REI members Kathleen Ughetta and Andrew Wood were married December 15, 2018 in Lake Placid, New York. Their love story unfolded in the great outdoors. And it began in elementary school. Ughetta remembers Wood playing high above her on the monkey bars in fourth grade at Lafayette School in Chatham, New Jersey—and Wood doesn’t. But […]
REI members Kathleen Ughetta and Andrew Wood were married December 15, 2018 in Lake Placid, New York. Their love story unfolded in the great outdoors. And it began in elementary school.
Ughetta remembers Wood playing high above her on the monkey bars in fourth grade at Lafayette School in Chatham, New Jersey—and Wood doesn’t. But they do both remember their first kiss a year later; after school on a dare from friends. “It was cool for me,” Wood said, “kissing a girl, getting street cred.”
While they briefly dated the year of their kiss, they truly became a couple in seventh grade. “During those in-between years, we spent most of our time with a tight-knit group of friends exploring the woods around my neighborhood, swimming in the creek and trying to impress each other on my trampoline,” Wood said. Both were drawn to the outdoors in their childhood, and shared this love with each other as they grew up together.
“I’ve been doing hikes in the Adirondacks my whole life,” Ughetta said. “I’ve grown up loving the outdoors. Andrew came along with [my family and I], and always had a taste for the outdoors himself.”
In 2011, they embarked on their first major adventure together: ticking off the 46 high peaks of the Adirondack Mountains, inspired by Ughetta’s family members who had done the same in the years before. “I was a natural partner for her,” Wood said. They stuck together and continued to pursue their goal during college. Steadily climbing for five years, they finally summited their final peak, New York’s Whiteface Mountain, in 2016, a group of friends and family waiting to celebrate with them at the top.
After college, their thirst for adventure led them to fill a car with their belongings and drive off in search of wild spaces. They spent two months visiting nearly 20 national parks and forests from the Jersey Shore to California.
A rough patch during their senior year of college had been the impetus for the trip. “We started off that road trip more like friends,” Ughetta remembered. “By the end of it we were definitely back to business. It was nice the way it brought us back together.”
Along the way, Ughetta and Wood traveled 10,000 miles, crisscrossing the country on the hunt for the most perfect hiking and camping spots they could find. “We both love mountains, first and foremost,” Wood said. “We visited the biggest and most beautiful mountain ranges. A few were bucket list items like Half Dome, Yellowstone and the Tetons—the big stuff you hear about a lot, but we hadn’t experienced.”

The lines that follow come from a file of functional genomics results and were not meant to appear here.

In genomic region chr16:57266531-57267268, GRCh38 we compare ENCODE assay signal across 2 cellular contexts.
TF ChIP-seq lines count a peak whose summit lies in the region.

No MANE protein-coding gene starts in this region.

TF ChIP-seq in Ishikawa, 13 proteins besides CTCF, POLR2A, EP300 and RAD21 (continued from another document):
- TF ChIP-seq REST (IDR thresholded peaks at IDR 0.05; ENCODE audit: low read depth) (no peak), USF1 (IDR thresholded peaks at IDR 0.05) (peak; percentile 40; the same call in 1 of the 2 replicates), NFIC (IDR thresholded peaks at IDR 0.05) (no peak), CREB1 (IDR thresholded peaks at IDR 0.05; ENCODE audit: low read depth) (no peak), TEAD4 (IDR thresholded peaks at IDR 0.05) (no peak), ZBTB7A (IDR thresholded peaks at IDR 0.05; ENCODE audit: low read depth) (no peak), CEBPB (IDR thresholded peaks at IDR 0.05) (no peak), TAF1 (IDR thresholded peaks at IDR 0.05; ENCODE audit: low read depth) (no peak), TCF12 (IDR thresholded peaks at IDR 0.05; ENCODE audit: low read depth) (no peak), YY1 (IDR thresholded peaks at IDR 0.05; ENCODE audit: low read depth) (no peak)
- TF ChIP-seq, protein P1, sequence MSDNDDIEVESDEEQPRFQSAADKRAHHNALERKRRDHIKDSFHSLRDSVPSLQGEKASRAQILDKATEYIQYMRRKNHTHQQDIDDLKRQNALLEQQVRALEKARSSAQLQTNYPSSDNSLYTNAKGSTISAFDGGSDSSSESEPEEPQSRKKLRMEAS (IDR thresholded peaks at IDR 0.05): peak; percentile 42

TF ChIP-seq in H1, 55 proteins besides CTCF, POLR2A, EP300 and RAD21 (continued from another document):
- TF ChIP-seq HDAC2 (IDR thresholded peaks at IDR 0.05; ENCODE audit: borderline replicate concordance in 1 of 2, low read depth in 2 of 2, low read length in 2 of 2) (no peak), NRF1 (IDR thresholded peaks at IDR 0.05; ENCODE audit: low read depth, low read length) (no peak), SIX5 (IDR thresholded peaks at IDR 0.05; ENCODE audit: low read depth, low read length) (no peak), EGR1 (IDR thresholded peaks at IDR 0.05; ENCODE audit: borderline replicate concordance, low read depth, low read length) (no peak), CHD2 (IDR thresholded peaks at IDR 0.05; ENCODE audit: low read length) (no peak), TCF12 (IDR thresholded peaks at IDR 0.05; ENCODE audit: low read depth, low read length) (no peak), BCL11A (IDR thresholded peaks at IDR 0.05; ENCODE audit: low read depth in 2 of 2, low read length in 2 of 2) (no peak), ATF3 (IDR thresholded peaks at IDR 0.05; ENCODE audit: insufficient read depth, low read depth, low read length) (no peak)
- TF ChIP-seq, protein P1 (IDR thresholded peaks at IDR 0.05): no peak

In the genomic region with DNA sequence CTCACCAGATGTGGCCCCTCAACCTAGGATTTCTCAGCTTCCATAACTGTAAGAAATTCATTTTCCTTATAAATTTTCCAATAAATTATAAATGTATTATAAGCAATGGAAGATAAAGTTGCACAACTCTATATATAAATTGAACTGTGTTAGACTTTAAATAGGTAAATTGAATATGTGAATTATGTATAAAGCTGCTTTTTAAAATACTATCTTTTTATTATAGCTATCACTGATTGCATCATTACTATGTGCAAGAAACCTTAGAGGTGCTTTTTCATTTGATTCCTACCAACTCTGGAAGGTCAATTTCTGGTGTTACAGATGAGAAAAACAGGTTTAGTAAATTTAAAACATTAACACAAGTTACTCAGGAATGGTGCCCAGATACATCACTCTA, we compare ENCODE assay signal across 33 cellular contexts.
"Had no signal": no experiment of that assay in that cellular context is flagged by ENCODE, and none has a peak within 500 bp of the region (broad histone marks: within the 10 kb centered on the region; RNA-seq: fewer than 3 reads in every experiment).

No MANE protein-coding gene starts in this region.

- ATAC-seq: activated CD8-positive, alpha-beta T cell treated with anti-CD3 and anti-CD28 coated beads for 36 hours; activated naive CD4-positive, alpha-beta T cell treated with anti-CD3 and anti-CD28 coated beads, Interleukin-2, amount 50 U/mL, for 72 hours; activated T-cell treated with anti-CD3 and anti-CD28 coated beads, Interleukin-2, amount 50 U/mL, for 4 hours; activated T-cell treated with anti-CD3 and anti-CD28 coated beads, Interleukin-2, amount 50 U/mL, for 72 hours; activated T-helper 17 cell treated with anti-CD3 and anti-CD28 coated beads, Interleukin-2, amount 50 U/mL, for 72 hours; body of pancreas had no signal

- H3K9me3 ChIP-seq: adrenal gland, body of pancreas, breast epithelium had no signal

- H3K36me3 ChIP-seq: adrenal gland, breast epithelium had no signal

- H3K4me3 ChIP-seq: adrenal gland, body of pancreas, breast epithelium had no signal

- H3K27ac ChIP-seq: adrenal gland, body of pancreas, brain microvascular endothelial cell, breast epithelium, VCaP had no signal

One of the most magical places they visited were the San Juan Mountains of Colorado. There they hiked their first fourteener, Hankies Peak. “That summit was the site of a big turning point for our relationship,” Wood said. “It was a perfect day and the view was incredible, and we were both very happy and in love and I guess we realized it didn't make sense to be anything but together.”
It was while visiting Crater Lake, Oregon, that the couple met a few Pacific Crest Trail (PCT) thru-hikers, as the trail passes through the national park. After meeting people making the 2,650-mile trek from Mexico to Canada, Ughetta couldn’t help but start dreaming of hiking it herself.
“We live in Manhattan, as far as you can get from the outdoors,” Ughetta said. “We both are driven people. We can lose sight of things. Then we go out for a 20-mile hike in the Adirondacks. It’s an 'ah' moment to think about what’s important.”
Now Ughetta and Wood are preparing for what could be their greatest adventure yet. This June they'll relinquish their lease on their apartment in New York City, fill their packs and head to the PCT. Their honeymoon will be spent thru-hiking the long trail, southbound.
“[Being outdoors is] a low-stress way to release the restlessness, or, as Kathleen likes to say, ‘getting the willies out,’” Wood said. “I’m not very good at relaxing and sitting on a couch. Climbing a mountain that is challenging and beautiful is the best of both worlds—I get to get the willies out and enjoy how nice it is to be in a forest or on a mountain.”